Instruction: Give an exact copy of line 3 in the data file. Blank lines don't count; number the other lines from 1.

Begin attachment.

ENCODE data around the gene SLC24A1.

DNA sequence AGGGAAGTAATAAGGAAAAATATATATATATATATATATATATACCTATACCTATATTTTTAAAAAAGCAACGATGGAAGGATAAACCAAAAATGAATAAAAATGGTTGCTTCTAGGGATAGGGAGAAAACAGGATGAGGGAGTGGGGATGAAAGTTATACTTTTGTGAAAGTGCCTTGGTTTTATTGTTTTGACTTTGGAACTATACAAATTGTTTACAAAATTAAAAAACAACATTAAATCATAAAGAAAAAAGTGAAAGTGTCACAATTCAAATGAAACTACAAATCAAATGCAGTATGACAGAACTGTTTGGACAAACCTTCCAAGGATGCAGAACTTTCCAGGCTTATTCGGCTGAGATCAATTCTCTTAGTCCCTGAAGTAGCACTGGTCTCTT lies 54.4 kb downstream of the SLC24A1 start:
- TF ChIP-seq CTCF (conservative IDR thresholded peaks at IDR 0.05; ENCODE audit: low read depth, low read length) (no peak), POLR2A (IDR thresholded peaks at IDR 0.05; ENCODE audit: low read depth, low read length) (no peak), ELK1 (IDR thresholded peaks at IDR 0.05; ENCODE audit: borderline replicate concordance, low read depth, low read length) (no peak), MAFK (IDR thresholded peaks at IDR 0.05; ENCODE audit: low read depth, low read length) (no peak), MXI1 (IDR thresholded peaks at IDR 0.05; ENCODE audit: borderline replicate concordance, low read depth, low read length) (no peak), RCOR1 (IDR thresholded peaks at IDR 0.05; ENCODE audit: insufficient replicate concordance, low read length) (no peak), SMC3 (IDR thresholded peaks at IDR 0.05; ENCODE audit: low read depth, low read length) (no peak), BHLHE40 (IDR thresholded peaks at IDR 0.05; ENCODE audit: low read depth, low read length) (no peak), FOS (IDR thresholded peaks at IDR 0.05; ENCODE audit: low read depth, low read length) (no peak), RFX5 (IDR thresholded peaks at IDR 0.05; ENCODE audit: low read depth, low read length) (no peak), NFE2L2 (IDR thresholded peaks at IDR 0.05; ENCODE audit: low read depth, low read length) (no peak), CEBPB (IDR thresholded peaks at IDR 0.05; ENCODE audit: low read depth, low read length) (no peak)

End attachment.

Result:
- TF ChIP-seq CTCF (conservative IDR thresholded peaks at IDR 0.05; ENCODE audit: low read depth, low read length) (no peak), POLR2A (IDR thresholded peaks at IDR 0.05; ENCODE audit: low read depth, low read length) (no peak), ELK1 (IDR thresholded peaks at IDR 0.05; ENCODE audit: borderline replicate concordance, low read depth, low read length) (no peak), MAFK (IDR thresholded peaks at IDR 0.05; ENCODE audit: low read depth, low read length) (no peak), MXI1 (IDR thresholded peaks at IDR 0.05; ENCODE audit: borderline replicate concordance, low read depth, low read length) (no peak), RCOR1 (IDR thresholded peaks at IDR 0.05; ENCODE audit: insufficient replicate concordance, low read length) (no peak), SMC3 (IDR thresholded peaks at IDR 0.05; ENCODE audit: low read depth, low read length) (no peak), BHLHE40 (IDR thresholded peaks at IDR 0.05; ENCODE audit: low read depth, low read length) (no peak), FOS (IDR thresholded peaks at IDR 0.05; ENCODE audit: low read depth, low read length) (no peak), RFX5 (IDR thresholded peaks at IDR 0.05; ENCODE audit: low read depth, low read length) (no peak), NFE2L2 (IDR thresholded peaks at IDR 0.05; ENCODE audit: low read depth, low read length) (no peak), CEBPB (IDR thresholded peaks at IDR 0.05; ENCODE audit: low read depth, low read length) (no peak)